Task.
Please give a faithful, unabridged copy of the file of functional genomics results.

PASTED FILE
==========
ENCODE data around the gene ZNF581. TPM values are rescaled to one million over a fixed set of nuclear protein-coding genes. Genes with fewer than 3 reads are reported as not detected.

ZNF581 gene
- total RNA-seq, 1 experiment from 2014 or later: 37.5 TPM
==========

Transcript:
ENCODE data around the gene ZNF581. TPM values are rescaled to one million over a fixed set of nuclear protein-coding genes. Genes with fewer than 3 reads are reported as not detected.

ZNF581 gene
- total RNA-seq, 1 experiment from 2014 or later: 37.5 TPM